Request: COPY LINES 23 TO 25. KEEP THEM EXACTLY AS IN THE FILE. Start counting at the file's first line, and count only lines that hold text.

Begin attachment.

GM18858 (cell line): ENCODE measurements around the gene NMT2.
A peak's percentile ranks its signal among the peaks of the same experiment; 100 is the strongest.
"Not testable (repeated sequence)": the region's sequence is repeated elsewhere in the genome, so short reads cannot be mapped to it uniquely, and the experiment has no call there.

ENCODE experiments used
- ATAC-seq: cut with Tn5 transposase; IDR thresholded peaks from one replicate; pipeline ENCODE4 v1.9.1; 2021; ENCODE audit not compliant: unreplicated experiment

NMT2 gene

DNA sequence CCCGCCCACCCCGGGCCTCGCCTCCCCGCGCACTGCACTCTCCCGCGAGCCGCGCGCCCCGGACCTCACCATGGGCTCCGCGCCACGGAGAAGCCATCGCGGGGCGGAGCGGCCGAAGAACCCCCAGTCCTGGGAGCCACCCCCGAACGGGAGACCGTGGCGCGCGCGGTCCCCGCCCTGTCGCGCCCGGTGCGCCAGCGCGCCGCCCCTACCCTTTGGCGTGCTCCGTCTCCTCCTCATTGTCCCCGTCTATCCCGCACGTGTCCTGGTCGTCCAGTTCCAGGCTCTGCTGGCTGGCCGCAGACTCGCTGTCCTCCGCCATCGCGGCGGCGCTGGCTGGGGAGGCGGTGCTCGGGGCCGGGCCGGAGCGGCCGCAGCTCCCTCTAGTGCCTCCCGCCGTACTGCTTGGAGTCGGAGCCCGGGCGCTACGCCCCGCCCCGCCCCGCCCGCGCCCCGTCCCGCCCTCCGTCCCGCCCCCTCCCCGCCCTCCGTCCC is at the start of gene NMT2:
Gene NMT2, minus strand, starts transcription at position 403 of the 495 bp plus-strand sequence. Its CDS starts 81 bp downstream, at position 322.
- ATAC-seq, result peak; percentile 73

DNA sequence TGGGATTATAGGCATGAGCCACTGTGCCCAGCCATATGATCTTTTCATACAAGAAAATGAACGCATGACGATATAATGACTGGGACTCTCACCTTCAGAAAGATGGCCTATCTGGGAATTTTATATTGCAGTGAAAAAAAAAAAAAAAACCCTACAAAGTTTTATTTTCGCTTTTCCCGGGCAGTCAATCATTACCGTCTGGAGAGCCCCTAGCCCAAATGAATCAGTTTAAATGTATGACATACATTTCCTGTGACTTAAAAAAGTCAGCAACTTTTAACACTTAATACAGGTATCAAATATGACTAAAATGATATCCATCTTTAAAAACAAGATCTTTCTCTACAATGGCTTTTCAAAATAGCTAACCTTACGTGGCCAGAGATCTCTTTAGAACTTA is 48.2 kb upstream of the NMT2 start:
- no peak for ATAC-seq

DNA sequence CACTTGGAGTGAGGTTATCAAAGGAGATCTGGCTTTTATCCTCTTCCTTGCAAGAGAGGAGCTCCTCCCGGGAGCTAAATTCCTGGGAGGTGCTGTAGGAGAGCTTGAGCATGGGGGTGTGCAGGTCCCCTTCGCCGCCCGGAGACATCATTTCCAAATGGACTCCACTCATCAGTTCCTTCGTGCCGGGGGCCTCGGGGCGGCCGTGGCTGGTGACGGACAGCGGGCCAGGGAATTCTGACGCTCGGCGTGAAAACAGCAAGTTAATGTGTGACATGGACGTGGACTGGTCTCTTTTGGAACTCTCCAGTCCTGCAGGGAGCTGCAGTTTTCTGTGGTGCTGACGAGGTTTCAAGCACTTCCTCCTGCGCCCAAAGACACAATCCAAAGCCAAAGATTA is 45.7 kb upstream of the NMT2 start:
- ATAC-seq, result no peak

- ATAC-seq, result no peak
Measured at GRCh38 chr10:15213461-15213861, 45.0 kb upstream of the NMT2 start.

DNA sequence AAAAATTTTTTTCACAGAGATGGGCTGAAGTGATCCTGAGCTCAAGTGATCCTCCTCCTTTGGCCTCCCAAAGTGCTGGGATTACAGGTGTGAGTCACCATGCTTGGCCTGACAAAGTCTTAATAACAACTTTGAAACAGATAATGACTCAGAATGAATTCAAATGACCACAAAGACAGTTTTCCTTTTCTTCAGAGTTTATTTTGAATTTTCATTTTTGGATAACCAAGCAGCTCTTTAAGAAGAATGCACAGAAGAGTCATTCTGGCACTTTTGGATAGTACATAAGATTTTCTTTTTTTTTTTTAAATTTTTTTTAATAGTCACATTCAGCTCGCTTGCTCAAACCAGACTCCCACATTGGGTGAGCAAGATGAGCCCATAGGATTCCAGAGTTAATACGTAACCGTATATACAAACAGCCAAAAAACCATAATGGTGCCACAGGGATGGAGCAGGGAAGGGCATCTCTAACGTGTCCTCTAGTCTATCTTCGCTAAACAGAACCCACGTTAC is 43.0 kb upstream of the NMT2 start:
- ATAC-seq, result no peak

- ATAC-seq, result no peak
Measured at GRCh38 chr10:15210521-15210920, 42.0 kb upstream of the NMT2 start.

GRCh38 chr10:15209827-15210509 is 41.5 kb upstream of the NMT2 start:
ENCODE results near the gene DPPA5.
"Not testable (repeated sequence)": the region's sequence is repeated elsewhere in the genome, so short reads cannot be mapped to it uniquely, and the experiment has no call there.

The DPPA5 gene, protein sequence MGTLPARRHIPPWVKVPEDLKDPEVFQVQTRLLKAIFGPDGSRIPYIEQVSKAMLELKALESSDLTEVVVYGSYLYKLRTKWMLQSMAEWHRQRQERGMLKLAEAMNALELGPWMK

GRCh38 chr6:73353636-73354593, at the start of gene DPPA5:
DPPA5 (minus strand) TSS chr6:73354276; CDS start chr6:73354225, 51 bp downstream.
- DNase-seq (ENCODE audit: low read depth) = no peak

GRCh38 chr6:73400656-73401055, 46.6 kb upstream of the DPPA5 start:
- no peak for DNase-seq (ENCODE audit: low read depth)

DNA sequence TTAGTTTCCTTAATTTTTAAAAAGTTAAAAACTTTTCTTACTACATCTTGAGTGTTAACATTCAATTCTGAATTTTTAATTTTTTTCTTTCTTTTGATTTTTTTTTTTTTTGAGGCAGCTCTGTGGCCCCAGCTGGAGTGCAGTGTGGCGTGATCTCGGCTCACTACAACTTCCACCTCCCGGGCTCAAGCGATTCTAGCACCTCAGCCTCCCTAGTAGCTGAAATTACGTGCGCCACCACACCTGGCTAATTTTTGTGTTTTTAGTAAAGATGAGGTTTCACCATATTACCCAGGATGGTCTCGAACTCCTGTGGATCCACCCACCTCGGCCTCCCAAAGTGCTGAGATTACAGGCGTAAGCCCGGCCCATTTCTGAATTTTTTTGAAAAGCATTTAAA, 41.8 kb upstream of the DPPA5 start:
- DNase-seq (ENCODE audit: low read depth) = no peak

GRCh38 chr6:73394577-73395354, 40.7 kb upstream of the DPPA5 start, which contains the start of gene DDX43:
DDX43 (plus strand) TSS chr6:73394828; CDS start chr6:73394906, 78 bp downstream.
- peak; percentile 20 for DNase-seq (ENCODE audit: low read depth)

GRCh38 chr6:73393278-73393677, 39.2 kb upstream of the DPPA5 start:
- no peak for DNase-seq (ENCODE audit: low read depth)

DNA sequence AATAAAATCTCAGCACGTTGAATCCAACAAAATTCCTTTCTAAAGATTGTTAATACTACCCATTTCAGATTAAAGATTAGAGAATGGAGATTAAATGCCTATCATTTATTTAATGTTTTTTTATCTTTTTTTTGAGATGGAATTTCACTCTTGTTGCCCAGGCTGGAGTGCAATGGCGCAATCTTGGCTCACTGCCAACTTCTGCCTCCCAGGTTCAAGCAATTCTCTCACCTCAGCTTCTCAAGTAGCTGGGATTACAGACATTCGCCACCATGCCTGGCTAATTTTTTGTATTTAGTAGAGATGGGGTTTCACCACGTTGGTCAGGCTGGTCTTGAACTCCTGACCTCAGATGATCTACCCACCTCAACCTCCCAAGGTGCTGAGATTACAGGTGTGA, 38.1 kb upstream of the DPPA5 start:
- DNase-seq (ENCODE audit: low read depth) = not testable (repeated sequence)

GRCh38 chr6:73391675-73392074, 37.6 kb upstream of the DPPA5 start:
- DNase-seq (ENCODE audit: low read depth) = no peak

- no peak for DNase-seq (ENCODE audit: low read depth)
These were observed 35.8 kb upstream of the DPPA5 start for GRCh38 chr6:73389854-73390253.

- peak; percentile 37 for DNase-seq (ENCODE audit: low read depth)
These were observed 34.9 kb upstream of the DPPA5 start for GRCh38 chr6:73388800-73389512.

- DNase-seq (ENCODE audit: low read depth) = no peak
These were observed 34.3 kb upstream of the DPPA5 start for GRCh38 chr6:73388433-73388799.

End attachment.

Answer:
The DPPA5 gene, protein sequence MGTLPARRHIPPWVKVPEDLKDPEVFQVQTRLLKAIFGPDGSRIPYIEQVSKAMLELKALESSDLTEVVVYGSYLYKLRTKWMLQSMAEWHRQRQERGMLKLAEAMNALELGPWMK

GRCh38 chr6:73353636-73354593, at the start of gene DPPA5:
DPPA5 (minus strand) TSS chr6:73354276; CDS start chr6:73354225, 51 bp downstream.